The defendants attempted to get Barnes to release the lien of his judgment upon the lot, but he refused to do so, and it still remains an apparent lien thereon. There is no record or document which precludes Barnes from enforcing his judgment against the lot. The recitals in the deed of Guion to these defendants do not bind him, and are not evidence against him, a prior incumbrancer. All the evidence to defeat his lien rests in parol and depends upon the memory of living witnesses. Whenever Barnes attempts to enforce his lien against the lot, he can be defeated only by a resort to the evidence of such witnesses who may then be dead or inaccessible. He may, at any time within ten years, issue execution upon his judgment and sell the lot, and after the lapse of many years the purchaser, at the execution sale, may bring an action of ejectment to recover the lot, and the burden would be upon the defendant in that suit to establish, by the parol evidence, the invalidity of the title of such purchaser.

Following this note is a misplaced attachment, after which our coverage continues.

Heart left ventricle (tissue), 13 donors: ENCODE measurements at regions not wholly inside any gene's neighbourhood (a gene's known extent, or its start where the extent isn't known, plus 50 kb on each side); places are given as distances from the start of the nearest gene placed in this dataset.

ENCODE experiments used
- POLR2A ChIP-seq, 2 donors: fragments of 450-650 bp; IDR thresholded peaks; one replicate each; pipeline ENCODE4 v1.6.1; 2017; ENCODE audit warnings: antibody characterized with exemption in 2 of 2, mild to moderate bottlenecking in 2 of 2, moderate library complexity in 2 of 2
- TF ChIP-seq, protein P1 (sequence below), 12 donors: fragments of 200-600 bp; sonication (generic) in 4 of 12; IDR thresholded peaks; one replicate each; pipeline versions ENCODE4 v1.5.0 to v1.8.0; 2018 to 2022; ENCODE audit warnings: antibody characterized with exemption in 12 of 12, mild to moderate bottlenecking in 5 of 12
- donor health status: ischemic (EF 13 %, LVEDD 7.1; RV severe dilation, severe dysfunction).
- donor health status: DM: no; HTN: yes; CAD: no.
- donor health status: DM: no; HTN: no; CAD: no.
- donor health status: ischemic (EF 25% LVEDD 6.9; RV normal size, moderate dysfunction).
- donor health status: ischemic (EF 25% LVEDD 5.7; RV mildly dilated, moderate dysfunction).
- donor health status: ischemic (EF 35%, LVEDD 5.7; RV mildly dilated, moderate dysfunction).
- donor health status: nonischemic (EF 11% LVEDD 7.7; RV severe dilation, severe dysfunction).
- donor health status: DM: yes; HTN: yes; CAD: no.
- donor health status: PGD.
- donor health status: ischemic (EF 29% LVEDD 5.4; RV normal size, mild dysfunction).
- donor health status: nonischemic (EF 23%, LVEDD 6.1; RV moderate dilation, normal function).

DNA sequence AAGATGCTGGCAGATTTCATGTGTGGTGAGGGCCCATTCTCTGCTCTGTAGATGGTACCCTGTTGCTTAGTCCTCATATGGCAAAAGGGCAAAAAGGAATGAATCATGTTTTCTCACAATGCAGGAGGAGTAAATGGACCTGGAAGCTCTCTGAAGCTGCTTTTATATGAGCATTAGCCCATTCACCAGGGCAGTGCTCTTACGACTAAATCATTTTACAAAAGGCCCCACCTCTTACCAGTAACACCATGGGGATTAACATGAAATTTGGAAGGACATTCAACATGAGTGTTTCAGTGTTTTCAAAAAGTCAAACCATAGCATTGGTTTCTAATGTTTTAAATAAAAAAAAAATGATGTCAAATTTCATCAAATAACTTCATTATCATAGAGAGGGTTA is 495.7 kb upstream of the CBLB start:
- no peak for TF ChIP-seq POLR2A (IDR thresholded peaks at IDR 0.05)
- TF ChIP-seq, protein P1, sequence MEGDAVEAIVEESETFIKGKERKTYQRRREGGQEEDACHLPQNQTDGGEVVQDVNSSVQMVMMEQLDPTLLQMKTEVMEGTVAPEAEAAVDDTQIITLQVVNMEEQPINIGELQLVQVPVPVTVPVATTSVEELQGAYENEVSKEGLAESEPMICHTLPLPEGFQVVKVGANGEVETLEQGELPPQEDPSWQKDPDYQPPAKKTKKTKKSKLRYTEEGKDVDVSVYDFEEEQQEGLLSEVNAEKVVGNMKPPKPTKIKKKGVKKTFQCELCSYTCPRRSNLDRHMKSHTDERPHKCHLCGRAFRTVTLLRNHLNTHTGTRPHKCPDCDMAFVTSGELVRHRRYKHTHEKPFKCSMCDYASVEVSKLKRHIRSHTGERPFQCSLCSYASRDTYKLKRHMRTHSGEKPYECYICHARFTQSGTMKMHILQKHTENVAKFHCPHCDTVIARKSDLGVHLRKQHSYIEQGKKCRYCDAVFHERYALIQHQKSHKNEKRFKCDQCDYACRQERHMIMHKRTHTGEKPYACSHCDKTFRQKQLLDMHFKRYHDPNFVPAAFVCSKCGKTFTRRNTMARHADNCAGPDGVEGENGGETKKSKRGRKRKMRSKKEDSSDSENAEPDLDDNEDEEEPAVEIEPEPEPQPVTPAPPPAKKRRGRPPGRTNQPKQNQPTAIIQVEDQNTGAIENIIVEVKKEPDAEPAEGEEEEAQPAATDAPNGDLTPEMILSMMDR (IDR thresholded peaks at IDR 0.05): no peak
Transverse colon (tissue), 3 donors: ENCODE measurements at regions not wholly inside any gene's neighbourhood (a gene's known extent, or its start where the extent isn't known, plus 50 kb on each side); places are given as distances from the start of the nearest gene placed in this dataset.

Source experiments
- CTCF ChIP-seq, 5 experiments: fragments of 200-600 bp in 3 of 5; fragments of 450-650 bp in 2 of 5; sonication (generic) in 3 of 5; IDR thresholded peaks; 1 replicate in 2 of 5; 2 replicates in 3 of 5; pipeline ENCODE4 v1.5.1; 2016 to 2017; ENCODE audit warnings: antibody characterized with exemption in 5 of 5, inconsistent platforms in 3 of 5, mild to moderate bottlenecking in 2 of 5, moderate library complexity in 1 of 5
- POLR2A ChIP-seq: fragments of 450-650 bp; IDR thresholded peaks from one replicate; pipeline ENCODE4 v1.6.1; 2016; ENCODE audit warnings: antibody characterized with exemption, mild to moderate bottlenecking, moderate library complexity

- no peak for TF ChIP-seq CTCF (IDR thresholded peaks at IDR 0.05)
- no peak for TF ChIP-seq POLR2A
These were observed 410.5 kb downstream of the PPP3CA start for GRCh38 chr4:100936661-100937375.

We will assume that the lot, while the title stood in the name of Guion, actually belonged to the firm of Williams Guion; that thus the defendants actually had a good title to the lot, and that the judgment was not, in fact, a lien thereon. But is a purchaser bound to take a title which he can defend only by a resort to parol evidence, which time, death or some other casualty may place beyond his reach? By the terms of the contract of sale the plaintiff was entitled to a deed conveying and assuring to him the lot in fee simple; and, by a fair construction of the language used, we think he was entitled to the lot free from any incumbrance except the mortgage specified. The express stipulation that he was to take the lot subject to an incumbrance specified shows that in the minds of the parties there was to be no other incumbrance upon the lot. But, aside from the language used in the contract it is familiar law that an agreement to make a good title is always implied in executory contracts for the sale of land, and that a purchaser is never bound to accept a defective title, unless he expressly stipulates to take such title, knowing its defects. His right to an indisputable title, clear of defects and incumbrances does not depend upon the agreement of the parties, but is given by the law. (Sugden on Vendors [13th ed.] 14; Rawle on Cov. 430; Burwell v. Jackson, 9 N.Y. 535; Delavan v. Duncan, 49 id. 485.) Within the meaning of this rule, at least, according to the decisions in this state, a good title means not merely a title valid, in fact, but a marketable title which can again be sold to a reasonable purchaser or mortgaged to a person of reasonable prudence as a security for the loan of money. A purchaser will not generally be compelled to take a title when there is a defect in the record title which can be cured only by a resort to parol evidence, or when there is an apparent incumbrance which can be removed or defeated only by such evidence; and, so far as there are any exceptions to this rule, they are extraordinary cases in which it is very clear that the purchaser can suffer no harm from the defect or incumbrance. In Swayne v. Lyon ( 67 Pa. 436) SHARSWOOD, J., said: "It has been well and wisely settled that, under a contract for the sale of real estate, the vendee has the right not merely to have conveyed to him a good title, but an indubitable one. Only such a title is deemed marketable; for otherwise the purchaser may be buying a law suit which will be a very severe loss to him both of time and money, even if he ultimately succeeds. Hence it has been often held that a title is not marketable when it exposes the party holding it to litigation." In Dobbs v. Norcross ( 24 N.J. Eq. 327) it was held that "every purchaser of land has a right to demand a title which shall put him in all reasonable security and which shall protect him from anxiety, lest annoying, if not successful, suits be brought against him and probably take from him the land upon which money was invested. He should have a title which should enable him, not only to hold his land, but to hold it in peace, and if he wishes to sell it, to be reasonably sure that no flaw or doubt will come up to disturb its marketable value."